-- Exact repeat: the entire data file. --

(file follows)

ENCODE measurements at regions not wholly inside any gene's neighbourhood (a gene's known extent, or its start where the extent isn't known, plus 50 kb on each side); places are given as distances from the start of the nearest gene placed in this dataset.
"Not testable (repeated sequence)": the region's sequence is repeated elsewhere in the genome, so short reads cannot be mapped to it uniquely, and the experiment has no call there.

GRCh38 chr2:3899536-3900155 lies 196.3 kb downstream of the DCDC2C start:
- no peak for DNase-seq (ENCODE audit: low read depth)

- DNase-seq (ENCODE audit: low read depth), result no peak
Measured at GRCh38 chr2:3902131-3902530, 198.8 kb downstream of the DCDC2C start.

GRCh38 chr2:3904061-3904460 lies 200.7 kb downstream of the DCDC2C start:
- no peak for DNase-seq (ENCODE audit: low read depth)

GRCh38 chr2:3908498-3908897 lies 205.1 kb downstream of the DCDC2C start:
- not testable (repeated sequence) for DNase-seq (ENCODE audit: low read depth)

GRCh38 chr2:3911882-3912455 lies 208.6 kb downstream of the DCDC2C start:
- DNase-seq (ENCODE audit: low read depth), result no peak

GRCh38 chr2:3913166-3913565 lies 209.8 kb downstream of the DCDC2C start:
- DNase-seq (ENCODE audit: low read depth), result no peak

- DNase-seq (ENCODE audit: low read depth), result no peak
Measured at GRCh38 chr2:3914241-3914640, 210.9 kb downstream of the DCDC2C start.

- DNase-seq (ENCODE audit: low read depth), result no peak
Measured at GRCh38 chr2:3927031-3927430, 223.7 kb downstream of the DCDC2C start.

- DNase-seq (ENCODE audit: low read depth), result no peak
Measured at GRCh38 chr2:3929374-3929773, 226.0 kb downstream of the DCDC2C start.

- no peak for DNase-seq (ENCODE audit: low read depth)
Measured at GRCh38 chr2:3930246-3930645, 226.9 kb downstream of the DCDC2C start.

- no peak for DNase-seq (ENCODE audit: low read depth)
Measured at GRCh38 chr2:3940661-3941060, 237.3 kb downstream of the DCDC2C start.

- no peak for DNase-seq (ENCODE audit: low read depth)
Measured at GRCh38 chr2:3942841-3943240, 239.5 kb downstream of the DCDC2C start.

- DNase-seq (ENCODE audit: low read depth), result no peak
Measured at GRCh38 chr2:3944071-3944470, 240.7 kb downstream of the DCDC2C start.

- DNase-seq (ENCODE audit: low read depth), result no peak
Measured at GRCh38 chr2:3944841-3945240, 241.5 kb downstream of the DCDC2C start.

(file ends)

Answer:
ENCODE measurements at regions not wholly inside any gene's neighbourhood (a gene's known extent, or its start where the extent isn't known, plus 50 kb on each side); places are given as distances from the start of the nearest gene placed in this dataset.
"Not testable (repeated sequence)": the region's sequence is repeated elsewhere in the genome, so short reads cannot be mapped to it uniquely, and the experiment has no call there.

GRCh38 chr2:3899536-3900155 lies 196.3 kb downstream of the DCDC2C start:
- no peak for DNase-seq (ENCODE audit: low read depth)

- DNase-seq (ENCODE audit: low read depth), result no peak
Measured at GRCh38 chr2:3902131-3902530, 198.8 kb downstream of the DCDC2C start.

GRCh38 chr2:3904061-3904460 lies 200.7 kb downstream of the DCDC2C start:
- no peak for DNase-seq (ENCODE audit: low read depth)

GRCh38 chr2:3908498-3908897 lies 205.1 kb downstream of the DCDC2C start:
- not testable (repeated sequence) for DNase-seq (ENCODE audit: low read depth)

GRCh38 chr2:3911882-3912455 lies 208.6 kb downstream of the DCDC2C start:
- DNase-seq (ENCODE audit: low read depth), result no peak

GRCh38 chr2:3913166-3913565 lies 209.8 kb downstream of the DCDC2C start:
- DNase-seq (ENCODE audit: low read depth), result no peak

- DNase-seq (ENCODE audit: low read depth), result no peak
Measured at GRCh38 chr2:3914241-3914640, 210.9 kb downstream of the DCDC2C start.

- DNase-seq (ENCODE audit: low read depth), result no peak
Measured at GRCh38 chr2:3927031-3927430, 223.7 kb downstream of the DCDC2C start.

- DNase-seq (ENCODE audit: low read depth), result no peak
Measured at GRCh38 chr2:3929374-3929773, 226.0 kb downstream of the DCDC2C start.

- no peak for DNase-seq (ENCODE audit: low read depth)
Measured at GRCh38 chr2:3930246-3930645, 226.9 kb downstream of the DCDC2C start.

- no peak for DNase-seq (ENCODE audit: low read depth)
Measured at GRCh38 chr2:3940661-3941060, 237.3 kb downstream of the DCDC2C start.

- no peak for DNase-seq (ENCODE audit: low read depth)
Measured at GRCh38 chr2:3942841-3943240, 239.5 kb downstream of the DCDC2C start.

- DNase-seq (ENCODE audit: low read depth), result no peak
Measured at GRCh38 chr2:3944071-3944470, 240.7 kb downstream of the DCDC2C start.

- DNase-seq (ENCODE audit: low read depth), result no peak
Measured at GRCh38 chr2:3944841-3945240, 241.5 kb downstream of the DCDC2C start.